The Dobson Museum and historic home one block west of Route 66 in Miami, Oklahoma, now are undergoing renovations.
The Miami News-Record talked to museum director Jordan Boyd:
Volunteers have helped rearrange and move structures, cases and artifacts in order for the contractors to repaint walls and ceilings. The front porch of the house received a new coat of paint, the back porch was re-stained and had polyurethane applied and the lighting outside of the museum has been rewired. […]
Other completed renovation projects include updated lighting in the museum, new coats of paint and the transformation of “Miss Nellie’s Room” in the museum into Boyd’s new office and research room. His previous office space was located in the corner of the archive room. […]
In the near future, Boyd said they are looking to add two handicapped parking spaces on the north end of the building. They also plan to make the Dobson Home more handicapped accessible and to extend its hours of operation.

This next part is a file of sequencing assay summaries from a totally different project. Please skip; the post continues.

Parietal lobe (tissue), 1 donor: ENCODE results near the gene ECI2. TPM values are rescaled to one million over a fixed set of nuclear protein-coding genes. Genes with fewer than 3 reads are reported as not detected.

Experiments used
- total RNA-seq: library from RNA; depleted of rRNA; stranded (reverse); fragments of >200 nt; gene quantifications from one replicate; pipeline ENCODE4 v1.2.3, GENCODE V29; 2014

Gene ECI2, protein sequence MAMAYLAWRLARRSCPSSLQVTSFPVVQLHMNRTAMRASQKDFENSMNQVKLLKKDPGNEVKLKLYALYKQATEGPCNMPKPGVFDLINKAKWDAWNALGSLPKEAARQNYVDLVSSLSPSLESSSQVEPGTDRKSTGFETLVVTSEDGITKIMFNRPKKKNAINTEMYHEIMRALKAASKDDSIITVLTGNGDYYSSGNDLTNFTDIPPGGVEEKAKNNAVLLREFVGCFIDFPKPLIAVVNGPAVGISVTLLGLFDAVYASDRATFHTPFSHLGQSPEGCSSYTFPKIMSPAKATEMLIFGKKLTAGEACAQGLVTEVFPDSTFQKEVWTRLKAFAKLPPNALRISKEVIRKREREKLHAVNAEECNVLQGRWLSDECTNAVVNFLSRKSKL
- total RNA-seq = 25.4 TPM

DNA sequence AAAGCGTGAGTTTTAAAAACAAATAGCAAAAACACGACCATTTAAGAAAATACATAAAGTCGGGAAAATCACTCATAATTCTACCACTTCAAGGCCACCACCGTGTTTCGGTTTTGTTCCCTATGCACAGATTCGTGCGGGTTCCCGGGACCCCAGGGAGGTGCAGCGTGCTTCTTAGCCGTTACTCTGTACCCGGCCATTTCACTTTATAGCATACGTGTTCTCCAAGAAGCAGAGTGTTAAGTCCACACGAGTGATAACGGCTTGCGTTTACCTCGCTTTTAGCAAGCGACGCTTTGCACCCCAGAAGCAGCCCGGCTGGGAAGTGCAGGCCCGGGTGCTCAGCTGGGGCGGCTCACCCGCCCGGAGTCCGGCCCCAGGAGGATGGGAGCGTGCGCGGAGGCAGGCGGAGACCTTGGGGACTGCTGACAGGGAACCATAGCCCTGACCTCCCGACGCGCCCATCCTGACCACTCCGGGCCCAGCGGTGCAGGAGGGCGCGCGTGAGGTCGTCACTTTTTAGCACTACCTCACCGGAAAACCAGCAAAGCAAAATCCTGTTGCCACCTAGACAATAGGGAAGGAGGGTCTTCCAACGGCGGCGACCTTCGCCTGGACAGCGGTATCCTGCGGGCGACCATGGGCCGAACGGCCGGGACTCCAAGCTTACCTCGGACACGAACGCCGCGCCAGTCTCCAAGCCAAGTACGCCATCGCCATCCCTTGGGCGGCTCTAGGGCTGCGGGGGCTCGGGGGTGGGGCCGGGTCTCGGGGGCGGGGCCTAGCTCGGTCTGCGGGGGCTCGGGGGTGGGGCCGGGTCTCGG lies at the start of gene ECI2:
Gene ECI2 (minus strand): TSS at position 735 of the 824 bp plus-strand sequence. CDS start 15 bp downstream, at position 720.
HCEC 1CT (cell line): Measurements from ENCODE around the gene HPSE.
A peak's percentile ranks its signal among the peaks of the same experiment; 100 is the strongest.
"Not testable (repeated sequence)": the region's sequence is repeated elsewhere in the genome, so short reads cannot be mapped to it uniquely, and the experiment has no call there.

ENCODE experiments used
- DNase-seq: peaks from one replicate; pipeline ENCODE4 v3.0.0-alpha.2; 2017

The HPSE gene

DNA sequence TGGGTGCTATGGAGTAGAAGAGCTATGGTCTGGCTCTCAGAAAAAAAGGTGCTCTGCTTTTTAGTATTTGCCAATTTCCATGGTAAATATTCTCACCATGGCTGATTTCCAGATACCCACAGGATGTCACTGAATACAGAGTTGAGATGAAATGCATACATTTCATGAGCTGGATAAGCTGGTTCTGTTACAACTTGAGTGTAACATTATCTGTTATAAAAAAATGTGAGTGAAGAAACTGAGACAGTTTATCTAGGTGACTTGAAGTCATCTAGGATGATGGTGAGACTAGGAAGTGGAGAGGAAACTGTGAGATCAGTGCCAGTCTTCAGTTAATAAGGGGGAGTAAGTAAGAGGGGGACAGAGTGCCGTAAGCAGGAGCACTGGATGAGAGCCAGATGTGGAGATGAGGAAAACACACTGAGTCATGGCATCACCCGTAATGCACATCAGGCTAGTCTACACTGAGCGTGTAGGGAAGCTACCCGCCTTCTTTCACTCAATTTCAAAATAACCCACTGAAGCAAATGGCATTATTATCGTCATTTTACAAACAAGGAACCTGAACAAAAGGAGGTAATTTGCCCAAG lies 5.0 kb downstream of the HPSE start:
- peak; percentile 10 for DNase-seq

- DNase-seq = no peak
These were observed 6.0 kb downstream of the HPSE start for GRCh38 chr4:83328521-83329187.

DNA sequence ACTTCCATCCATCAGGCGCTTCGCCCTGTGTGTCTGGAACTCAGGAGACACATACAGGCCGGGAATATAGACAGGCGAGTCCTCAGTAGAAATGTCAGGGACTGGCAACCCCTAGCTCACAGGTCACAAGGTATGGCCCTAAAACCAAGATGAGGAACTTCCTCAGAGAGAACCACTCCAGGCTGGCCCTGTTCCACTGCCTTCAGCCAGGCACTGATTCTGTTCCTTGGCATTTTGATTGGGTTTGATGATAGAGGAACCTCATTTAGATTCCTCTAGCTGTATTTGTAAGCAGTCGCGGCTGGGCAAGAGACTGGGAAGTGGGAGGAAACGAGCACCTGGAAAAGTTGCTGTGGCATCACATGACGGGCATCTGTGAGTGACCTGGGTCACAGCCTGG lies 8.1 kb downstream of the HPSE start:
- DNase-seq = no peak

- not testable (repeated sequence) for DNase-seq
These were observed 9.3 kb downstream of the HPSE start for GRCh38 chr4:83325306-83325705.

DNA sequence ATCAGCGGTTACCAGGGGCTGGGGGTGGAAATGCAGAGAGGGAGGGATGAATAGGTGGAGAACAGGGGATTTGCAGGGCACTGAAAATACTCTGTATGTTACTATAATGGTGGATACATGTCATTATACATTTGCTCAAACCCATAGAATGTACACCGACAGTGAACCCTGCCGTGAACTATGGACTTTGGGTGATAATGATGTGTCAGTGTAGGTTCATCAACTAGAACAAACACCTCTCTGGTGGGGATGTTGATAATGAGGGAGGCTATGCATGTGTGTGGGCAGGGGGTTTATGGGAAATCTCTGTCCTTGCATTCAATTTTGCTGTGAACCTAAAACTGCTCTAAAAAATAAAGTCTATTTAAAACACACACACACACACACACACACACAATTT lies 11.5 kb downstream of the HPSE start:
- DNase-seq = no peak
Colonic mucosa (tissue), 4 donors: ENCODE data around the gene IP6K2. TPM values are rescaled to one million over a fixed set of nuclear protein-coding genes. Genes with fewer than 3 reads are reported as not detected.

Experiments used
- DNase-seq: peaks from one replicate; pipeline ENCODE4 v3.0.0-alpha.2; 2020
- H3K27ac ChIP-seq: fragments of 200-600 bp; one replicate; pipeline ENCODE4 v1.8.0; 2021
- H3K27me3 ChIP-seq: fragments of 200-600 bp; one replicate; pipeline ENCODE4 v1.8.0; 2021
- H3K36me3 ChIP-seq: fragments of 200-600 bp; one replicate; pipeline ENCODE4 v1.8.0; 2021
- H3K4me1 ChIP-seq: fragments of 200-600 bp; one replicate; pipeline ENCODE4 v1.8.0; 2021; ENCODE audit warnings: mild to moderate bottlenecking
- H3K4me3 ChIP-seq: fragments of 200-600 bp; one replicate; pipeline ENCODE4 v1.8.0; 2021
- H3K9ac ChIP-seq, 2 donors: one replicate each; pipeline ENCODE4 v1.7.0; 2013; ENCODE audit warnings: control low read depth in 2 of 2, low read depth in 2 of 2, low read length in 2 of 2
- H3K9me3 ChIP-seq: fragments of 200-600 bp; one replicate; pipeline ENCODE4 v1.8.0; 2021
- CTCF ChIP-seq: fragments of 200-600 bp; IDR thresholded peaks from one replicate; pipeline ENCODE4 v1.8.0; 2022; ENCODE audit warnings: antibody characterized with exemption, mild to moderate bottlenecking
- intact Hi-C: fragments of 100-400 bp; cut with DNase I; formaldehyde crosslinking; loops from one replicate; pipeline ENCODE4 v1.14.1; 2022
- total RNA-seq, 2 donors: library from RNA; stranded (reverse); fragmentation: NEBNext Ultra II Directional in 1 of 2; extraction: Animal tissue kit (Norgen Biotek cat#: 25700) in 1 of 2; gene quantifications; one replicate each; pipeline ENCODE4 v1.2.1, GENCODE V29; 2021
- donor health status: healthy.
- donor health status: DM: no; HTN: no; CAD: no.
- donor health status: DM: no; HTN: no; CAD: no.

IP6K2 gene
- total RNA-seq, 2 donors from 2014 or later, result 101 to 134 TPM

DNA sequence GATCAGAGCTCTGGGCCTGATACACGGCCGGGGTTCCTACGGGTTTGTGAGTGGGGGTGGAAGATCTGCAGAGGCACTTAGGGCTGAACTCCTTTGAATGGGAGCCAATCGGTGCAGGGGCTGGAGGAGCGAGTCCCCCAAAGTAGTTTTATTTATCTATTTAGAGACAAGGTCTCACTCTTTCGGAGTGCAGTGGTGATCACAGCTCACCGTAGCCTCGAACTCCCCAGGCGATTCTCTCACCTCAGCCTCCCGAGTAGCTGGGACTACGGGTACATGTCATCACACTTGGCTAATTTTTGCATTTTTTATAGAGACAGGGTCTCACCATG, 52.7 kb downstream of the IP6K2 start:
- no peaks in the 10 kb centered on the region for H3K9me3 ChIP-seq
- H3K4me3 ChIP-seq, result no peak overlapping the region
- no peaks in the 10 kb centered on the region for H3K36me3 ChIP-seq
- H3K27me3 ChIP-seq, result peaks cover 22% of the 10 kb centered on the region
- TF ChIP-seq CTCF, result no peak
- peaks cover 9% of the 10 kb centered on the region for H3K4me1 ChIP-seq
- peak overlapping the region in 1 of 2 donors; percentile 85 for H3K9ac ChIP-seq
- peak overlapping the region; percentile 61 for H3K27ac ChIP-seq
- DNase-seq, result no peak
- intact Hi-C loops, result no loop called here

The artifacts in the museum are owned by the Ottawa County Historical Society and highlight past Ottawa County life, mining, military, Native Americans, famous residents, Route 66 and industry, including a permanent exhibit about B.F. Goodrich. It’s open from 1 to 4 p.m. Sunday, Wednesday and Friday.
The Dobson Home, built in 1915-16, is an extension of the museum and is open for tours. The Dobson family furniture remains in the house today. The house is listed the National Register of Historic Places.
Alas, the Dobson Museum sometimes gets overlooked by Route 66 travelers in Miami because it’s a wee bit off the Mother Road. Plus Route 66ers are more keen to visit the Coleman Theatre, Waylan’s Ku-Ku restaurant and the nearby Sidewalk Highway.
(Image of an exhibit at the Dobson Museum in Miami, Oklahoma, via the Oklahoma Tourism & Recreation Department)